Facebook will now show who exactly is paying to swing people's votes through online political advertising
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- Facebook will show its UK users who is paying to target them with online political ads from Tuesday.
- The company will both label ads as they appear in its News Feed, and archive all political ads in a searchable library which will retain ads for seven years. The changes also apply to Instagram.
- The new tools are a direct response to global criticism of Facebook's role in the US presidential election, the UK Brexit referendum, and other elections.
- The increased transparency may give political parties and groups pause before they launch divisive ads only intended to be seen by small audiences.
Facebook will show British voters which political parties, pressure groups, and other organisations might be paying to influence their vote and opinions through online advertising.
The decision means that, starting on Tuesday, Facebook will show how Labour, the Conservatives, the Liberal Democrats and other political parties and groups target voters with advertising.
The social network will on Tuesday release a library of political ads showing who has paid for individual political ads on its main site and on Instagram, approximately how much was spent, and which demographic the ad was aimed at. All ads will appear in the library, no matter how small the target audience is.
It will also label political ads in the News Feed with a "Paid for by" label showing which organisation is behind a paid post.
Any ad that references political figures, parties, elections, and legislation or referenda that are in the news will automatically be classed as a political ad. That means any ads relating to Brexit, next year's local elections, or anything about prime minister Theresa May or Labour leader Jeremy Corbyn would likely be classified as political advertising.
Facebook will use a mix of human moderators and machine learning to categorise ads. It will also rely on users to flag subtler political ads.
While Facebook will indicate spend on particular ads, it won't break down in detail how ads are targeted. For example, Facebook won't show whether a party targeted ads by "interest", which can sometimes indicate more sensitive information like race.
Articles from British media relating to politics will also appear in the ads library, though under a separate label.
To try and stamp out fake actors posting divisive ads, Facebook will ask anyone who wants to post a political ad on behalf of a party, candidate, or organisation to go through a verification process.
Individuals posting a political ad will need some form of official ID, such as their driving licence, and a valid UK address before they are allowed to post a paid ad. Facebook will post a code to that address, which the individual will need to enter into the site before they can continue posting ads.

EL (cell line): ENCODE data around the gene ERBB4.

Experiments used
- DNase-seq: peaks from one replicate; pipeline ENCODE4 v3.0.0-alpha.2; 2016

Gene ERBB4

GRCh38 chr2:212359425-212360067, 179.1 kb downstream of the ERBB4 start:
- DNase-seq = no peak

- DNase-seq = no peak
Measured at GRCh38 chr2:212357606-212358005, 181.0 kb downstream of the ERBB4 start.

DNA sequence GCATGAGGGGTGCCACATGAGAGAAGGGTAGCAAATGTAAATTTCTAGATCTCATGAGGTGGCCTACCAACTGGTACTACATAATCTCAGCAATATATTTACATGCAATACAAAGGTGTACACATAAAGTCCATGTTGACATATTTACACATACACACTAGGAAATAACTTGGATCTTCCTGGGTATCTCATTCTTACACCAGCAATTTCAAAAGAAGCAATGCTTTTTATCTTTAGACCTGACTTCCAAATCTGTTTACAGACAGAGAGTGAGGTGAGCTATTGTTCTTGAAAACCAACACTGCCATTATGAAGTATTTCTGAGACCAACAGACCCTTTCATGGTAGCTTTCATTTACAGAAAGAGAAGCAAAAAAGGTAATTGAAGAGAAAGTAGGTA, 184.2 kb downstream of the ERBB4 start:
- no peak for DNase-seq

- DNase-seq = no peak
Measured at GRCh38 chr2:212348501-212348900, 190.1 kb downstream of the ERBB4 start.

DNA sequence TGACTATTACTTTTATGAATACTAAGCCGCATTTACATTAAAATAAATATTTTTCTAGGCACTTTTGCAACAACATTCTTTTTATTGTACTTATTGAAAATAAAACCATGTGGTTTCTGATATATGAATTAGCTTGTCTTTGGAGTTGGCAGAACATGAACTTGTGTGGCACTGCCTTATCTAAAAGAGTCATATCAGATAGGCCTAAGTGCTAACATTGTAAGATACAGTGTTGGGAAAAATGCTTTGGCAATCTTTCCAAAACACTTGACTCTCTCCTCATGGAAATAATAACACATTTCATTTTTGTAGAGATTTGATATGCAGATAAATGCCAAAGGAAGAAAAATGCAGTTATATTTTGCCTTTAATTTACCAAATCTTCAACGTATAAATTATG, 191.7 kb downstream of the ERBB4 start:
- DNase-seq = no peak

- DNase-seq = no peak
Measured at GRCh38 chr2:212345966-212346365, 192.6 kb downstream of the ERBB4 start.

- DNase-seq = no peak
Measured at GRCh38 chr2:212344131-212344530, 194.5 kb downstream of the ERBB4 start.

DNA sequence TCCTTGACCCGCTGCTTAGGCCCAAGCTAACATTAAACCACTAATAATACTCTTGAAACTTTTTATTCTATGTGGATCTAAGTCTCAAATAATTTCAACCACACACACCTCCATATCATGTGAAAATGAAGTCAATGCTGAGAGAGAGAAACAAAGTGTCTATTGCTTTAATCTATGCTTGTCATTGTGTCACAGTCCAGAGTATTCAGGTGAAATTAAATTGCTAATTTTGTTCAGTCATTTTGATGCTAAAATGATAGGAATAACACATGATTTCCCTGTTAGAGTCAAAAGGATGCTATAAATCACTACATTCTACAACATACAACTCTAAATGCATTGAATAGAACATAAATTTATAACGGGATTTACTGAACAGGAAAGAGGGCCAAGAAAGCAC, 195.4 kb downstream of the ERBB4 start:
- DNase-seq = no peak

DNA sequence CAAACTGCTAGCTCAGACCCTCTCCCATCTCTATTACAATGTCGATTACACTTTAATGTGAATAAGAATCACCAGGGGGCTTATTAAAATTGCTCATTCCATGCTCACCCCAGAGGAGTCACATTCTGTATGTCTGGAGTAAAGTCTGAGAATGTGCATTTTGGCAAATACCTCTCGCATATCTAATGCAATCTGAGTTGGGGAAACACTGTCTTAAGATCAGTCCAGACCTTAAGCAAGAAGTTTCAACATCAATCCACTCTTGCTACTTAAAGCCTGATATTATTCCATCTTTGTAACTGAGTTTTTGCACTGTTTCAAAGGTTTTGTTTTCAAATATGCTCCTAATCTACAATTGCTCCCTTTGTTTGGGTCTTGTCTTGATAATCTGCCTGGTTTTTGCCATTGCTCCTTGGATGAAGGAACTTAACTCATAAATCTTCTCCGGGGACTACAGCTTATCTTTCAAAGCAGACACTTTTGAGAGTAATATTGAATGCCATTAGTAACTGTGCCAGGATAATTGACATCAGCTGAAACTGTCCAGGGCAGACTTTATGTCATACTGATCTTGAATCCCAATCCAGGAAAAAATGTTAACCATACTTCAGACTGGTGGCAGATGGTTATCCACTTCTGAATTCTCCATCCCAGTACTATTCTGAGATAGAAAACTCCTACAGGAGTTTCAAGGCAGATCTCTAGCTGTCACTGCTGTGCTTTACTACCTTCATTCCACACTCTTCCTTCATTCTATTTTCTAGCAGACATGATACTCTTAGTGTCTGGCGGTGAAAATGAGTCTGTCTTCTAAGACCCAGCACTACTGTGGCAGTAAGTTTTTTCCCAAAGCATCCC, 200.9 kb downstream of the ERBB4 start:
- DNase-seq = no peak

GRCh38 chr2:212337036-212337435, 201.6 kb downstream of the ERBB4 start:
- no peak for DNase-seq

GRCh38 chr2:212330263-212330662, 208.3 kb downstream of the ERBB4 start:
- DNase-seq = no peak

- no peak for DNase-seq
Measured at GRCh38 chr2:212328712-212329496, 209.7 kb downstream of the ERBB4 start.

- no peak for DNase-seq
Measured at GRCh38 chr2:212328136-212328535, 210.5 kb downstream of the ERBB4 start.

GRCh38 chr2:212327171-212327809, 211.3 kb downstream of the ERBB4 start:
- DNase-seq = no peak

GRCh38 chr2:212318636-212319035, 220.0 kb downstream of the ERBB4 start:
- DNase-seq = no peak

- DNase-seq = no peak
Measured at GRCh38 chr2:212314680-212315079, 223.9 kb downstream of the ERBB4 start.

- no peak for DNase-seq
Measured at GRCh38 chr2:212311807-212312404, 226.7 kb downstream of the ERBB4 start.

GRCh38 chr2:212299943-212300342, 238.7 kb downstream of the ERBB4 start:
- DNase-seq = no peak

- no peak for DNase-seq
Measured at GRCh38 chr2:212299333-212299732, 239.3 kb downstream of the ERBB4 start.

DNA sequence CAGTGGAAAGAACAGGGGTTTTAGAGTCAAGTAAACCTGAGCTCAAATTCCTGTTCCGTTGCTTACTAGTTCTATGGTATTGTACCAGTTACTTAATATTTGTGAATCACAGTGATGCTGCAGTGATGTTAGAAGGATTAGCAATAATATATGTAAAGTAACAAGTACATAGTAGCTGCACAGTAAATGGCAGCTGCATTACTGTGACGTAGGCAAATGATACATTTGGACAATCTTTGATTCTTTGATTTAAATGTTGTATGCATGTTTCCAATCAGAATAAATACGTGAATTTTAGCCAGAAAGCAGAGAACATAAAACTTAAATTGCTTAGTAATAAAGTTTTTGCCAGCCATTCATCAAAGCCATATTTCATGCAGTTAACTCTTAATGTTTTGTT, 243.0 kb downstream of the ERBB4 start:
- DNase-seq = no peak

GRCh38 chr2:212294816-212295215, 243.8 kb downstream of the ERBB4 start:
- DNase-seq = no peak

There is a grace period until November 7, before which political parties and individuals can self-identify as political advertisers. After that, Facebook will automatically begin categorising ads into its library. It will keep political ads in its searchable archive for 7 years, and that library will be available to anyone with or without a Facebook account.
The new tool was created directly in response to global criticism at Facebook's role in the US presidential election, the UK's Brexit referendum, and other elections around the world. A UK parliamentary committee, led by Conservative MP Damian Collins, wrung a promise from Facebook's chief technology officer Mike Schroepfer that the company would begin labelling political ads before local elections in 2019.
The company has made similar tools available in the US and Brazil.
What does Facebook showing political ad information mean for the general public?
Facebook's shift towards transparency around online advertising will likely be seen as a welcome first step. For the most part, it is currently hard for voters to see how political parties and other groups target particular individuals or groups through online advertising. A library of ads will allow the media and public to scrutinise political messages and the intent behind them.
Increased transparency may also give political parties pause before they launch highly targeted, divisive ads that are targeted at a small online audience but might normally go unnoticed by the political press. Now every ad will be visible for seven years via Facebook's political ad library, and anything that looks divisive may come back to haunt a candidate or party in later years.
The new transparency tools are not explicitly designed to prevent misinformation campaigns by foreign trolls. Facebook instead has a dedicated team to sniff out what it describes as "inauthentic behaviour." Rather, they allow voters (and rival parties and candidates) to see what messages parties are peddling.
Facebook will allow researchers, journalists, and third-parties access to its ads library data through a set of APIs, the company said.
A spokesman for the UK's election watchdog, the Electoral Commission, told Business Insider: "We welcome any changes that will help voters see who is targeting them with political messages online. This Facebook initiative is an important first step in providing voters with improved transparency. We will be monitoring how these changes are implemented and the impact they have, and we look forward to proposals from other digital advertising platforms in the UK."
A spokesman for the Labour party said: "Labour welcomes efforts to ensure that in the future, campaigning on social media is just as transparent as more traditional campaigning methods."
The Conservatives did not respond to a request for comment.
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